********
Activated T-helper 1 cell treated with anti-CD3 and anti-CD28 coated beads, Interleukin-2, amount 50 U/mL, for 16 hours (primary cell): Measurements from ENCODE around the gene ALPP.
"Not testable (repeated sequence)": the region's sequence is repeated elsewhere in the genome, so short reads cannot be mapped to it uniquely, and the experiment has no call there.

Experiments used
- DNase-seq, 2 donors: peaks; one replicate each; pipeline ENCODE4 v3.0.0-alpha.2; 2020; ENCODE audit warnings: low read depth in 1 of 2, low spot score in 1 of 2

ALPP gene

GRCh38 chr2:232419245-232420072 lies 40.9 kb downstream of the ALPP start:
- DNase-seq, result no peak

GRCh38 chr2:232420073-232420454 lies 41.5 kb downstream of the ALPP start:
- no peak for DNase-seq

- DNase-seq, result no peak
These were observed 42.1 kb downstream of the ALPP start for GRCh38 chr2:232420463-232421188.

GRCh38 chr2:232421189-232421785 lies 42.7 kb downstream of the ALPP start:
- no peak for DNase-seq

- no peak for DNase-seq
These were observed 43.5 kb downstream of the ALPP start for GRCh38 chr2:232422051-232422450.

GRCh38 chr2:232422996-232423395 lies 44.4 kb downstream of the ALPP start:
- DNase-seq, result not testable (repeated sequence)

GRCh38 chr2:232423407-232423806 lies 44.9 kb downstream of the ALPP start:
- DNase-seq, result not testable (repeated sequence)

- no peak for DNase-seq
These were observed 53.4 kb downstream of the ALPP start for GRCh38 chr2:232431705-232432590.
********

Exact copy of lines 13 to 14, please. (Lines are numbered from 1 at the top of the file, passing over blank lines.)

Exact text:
- no peak for DNase-seq

- no peak for DNase-seq